Phury felt hands on his skin, small, light- fingered hands, and they were traveling down his belly. They were headed for the juncture of his thighs, and thank God for that. His arousal was swollen and hot and hungry God for that. His arousal was swollen and hot and hungry for release, and the closer the hands got to it, the more his hips pushed up and retreated back, his ass clenching and releasing as it gave in to the thrusting he was dying to do.
His cock wept¡ªhe could feel the wetness on his stomach. Or maybe he'd already come once?
Oh, those hands, just tickling across his skin. That special feathery touch made his arousal strain even harder, as if it could reach out and get in the way if it tried hard enough.
Small hands, heading for his¡ª
Phury woke up on a body jerk that sent his pillow popping off the bed.
Underneath the roll of blankets, his cock throbbed, and not with the usual ambient need that was a male's evening wake-up call. No... this was specific. His body wanted something very specific from one particular female.
She's right next door, he pointed out to himself.
And what a prize you are, the wizard shot back. Why don't you go to her, mate. I'm sure she'll be just thrilled to see you after the way you let her leave last night. Not a word to her. Not even an acknowledgment of her gratitude to you.
Not able to argue with that, Phury looked to the chaise.
It was the first time he had ever fed a female.
As he felt for her bite mark on his neck, he noted that it was gone, healed away.
One of life's great milestones had been met... and it saddened him. Not that he regretted it was with her. Not at all. But he wished he had told her that she was his first at the time.
Pushing his hair out of his eyes, he looked at the clock. Midnight. Midnight? Man, he'd been asleep for about eight hours, clearly because of the feeding. He didn't feel refreshed, though. His stomach was rolling and his head was pounding.
As he reached for the wake-up blunt he'd prepared before he'd crashed, he stopped short. His hand was shaking so badly, he doubted he could pick the thing up, and he stared at his palm, willing it to still, making no impression whatsoever.
It took him three tries to get the hand-rolled off the bedside table, and he watched his fumbles from a distance, as if it were someone else's hand, someone else's blunt. Once the twist of leaves and paper was between his lips, he struggled to get his lighter in position and work the flint wheel.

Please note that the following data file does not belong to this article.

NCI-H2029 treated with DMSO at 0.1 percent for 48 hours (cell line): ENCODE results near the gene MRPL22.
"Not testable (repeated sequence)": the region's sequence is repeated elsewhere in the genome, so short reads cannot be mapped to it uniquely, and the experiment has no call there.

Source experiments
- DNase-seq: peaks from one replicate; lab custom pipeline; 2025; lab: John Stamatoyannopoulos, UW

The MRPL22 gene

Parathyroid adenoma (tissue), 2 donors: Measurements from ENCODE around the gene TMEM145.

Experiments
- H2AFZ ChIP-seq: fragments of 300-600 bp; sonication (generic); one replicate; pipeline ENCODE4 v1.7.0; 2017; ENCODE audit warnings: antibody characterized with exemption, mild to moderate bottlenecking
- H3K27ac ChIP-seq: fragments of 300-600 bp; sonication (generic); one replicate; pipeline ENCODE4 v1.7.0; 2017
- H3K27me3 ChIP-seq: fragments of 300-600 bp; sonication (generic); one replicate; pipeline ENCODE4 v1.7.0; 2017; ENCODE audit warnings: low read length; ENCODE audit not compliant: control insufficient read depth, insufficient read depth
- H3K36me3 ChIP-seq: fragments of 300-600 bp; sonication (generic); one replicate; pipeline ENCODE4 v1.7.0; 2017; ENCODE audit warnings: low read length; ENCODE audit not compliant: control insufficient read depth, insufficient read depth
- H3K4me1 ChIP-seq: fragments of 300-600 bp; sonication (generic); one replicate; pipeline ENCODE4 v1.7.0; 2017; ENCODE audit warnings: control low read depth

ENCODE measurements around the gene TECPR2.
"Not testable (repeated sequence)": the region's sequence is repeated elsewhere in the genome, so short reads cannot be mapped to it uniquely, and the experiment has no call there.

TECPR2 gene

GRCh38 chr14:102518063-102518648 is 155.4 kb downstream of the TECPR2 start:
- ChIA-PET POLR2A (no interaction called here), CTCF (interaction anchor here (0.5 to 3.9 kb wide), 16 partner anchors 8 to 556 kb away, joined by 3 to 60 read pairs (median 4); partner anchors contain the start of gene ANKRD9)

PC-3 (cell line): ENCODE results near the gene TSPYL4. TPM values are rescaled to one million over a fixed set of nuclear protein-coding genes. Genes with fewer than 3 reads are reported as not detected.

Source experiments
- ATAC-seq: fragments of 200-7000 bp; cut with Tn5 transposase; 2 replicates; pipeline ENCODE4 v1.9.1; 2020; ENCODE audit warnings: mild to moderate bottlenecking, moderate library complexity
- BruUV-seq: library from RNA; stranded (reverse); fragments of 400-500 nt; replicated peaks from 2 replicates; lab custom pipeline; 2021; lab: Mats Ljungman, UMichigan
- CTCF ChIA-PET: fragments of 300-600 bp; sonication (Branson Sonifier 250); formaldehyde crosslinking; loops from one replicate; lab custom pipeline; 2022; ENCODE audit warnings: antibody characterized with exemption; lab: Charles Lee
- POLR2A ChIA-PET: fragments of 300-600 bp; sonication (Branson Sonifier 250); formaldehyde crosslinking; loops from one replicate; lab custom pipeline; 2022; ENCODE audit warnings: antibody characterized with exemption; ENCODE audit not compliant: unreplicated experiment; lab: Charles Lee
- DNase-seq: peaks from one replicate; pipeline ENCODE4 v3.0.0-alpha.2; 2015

Two tokes in and the shaking stopped. The headache evaporated. His stomach calmed.
Unfortunately, another rattling went off across the room and all three came back: The Primale medallion went into its dance routine on the bureau again.
He left the thing where it was and worked his way through the blunt, thinking about Cormia. He doubted she would have told him she needed to feed. What had happened during the daylight hours in this room had been a spur-of-the -moment combustion generated by her bloodlust, and he couldn't take it as evidence that she wanted him sexually. She hadn't turned away from the sex last night, true, but that was very different from her wanting him, wasn't it. Need was not the same as choice. She'd needed his blood. He'd needed her body.
The Chosen needed both of them to get with the program.
Stabbing out what little was left of the hand-rolled, he stared across his bedroom at the bureau. The medallion had finally stalled out.
It took him less than ten minutes to shower, dress in white silks, and put the Primale medallion's leather thong over his head. As the slab of gold settled between his pecs, its weight was warm, probably because of its workout.
He traveled directly to the Other Side, having special dispensation as Primale to skip being routed through the Scribe Virgin's courtyard. Taking form in front of the Sanctuary 's amphitheater, where the whole thing had started five months ago, he found it hard to believe he really had taken Vishous's place as Primale.